He explains: "When we drink a small amount of alcohol, the liver processes it and breaks it down into harmless substances. But drinking too much alcohol can overwhelm these processes, leading to a build up of fat in the liver, causing damage and eventually preventing the liver from carrying out vital functions in the body."
But if you take an alternative approach, drinking less than the weekly limit but not leaving yourself any alcohol-free days, you're also harming your body. This is because if the liver is constantly exposed to the toxic effects of alcohol, it's under pressure to process it each day, as well as all the other things the organ has to do. "The calories in the alcoholic drinks (which also often contain sugars) can further damage the liver, as well as contribute to weight gain," Dr Alazawi adds.
How much alcohol is too much?
Too much alcohol, in the long run, lead to liver damage. "The liver has a reputation for being able to regenerate itself and this means that many of us assume it is a forgiving organ. However, if the liver is damaged repeatedly or over a long period of time, then it can reach the limits of this regeneration, leading to liver scarring," says the expert.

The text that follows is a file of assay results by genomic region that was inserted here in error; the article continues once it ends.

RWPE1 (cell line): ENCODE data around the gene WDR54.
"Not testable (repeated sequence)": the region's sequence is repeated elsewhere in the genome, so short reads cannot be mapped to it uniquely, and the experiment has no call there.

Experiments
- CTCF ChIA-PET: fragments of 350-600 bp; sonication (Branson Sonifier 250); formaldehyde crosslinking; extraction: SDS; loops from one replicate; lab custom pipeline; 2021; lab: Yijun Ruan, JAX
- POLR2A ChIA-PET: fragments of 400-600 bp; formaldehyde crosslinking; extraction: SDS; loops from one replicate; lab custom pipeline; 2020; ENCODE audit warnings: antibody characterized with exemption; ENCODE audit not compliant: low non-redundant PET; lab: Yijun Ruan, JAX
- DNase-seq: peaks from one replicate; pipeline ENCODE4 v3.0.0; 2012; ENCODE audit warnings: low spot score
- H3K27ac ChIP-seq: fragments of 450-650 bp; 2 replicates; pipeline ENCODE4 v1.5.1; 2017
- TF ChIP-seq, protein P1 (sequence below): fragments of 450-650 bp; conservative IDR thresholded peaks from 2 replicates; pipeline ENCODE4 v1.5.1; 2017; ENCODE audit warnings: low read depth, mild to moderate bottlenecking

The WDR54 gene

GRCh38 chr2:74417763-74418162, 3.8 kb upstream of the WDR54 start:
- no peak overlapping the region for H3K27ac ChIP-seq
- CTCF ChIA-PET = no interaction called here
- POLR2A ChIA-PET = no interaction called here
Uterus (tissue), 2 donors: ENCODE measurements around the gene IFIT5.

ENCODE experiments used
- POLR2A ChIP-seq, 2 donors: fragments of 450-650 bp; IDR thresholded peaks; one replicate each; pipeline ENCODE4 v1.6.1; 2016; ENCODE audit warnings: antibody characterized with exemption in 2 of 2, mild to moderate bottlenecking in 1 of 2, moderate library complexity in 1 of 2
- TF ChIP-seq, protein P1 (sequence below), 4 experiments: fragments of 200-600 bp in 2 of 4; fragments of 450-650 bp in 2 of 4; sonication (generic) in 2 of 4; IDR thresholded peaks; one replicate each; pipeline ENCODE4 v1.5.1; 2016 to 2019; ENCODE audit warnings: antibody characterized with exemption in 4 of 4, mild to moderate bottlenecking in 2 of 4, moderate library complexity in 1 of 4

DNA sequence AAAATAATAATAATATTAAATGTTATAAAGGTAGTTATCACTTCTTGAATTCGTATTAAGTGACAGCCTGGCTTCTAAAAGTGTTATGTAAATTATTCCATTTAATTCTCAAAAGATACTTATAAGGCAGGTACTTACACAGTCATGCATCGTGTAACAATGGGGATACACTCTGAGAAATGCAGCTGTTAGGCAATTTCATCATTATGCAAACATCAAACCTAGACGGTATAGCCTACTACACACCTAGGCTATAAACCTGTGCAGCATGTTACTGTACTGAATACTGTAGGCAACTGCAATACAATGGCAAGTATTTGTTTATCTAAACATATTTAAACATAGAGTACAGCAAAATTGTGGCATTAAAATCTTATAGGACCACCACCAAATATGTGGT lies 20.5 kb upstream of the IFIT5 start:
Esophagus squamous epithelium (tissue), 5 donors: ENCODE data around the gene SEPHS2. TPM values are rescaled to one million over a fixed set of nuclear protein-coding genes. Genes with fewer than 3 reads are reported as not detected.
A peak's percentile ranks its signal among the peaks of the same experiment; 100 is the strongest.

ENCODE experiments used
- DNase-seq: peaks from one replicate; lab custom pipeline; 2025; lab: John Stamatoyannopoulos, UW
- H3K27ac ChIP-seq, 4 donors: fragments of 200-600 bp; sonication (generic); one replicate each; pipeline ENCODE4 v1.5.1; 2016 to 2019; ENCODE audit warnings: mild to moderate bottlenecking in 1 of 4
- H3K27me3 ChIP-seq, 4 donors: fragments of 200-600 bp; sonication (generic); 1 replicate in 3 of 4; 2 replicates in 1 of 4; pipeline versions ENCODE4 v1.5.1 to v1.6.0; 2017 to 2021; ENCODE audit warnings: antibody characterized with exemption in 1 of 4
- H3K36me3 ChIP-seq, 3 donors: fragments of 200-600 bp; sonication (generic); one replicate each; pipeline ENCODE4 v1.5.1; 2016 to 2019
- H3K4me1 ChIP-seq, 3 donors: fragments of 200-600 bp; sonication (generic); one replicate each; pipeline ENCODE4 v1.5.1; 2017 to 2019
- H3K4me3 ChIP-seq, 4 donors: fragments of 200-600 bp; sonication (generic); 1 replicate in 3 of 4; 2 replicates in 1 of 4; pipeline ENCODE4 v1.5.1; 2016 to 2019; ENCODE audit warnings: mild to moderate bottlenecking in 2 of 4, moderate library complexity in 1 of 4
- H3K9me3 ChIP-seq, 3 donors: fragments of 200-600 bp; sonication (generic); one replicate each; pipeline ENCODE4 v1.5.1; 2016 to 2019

It's not possible to know what each person's risk of liver damage is, because the impact of alcohol is repaired differently in different people - depending on genes, our diet, our behaviour, and our environment. However, the official NHS guidance across the board is that we should keep our alcohol intake below 14 units per week, spreading our drinking over at least 3 days in the week, with several alcohol-free days.
"One unit is the same as half a pint of weak bitter, a small glass of low strength wine or a single measure of a spirit in a pub or bar," explains Dr Alazawi. "If you’re drinking a drink with a higher percentage of alcohol in it: a stronger lager, cider or a fuller bodied wine, then it will have more units."
Is drinking at home worse for you than drinking when you're out?
As the doctor has laid out, neither binge drinking when you're out nor sustained consumption of smaller quantities of alcohol at home are recommended, because both provide challenges to the body. "Whether you drink alcohol at home or in the pub, it gets broken down in the liver and can damage the liver in the same way," points out the doctor.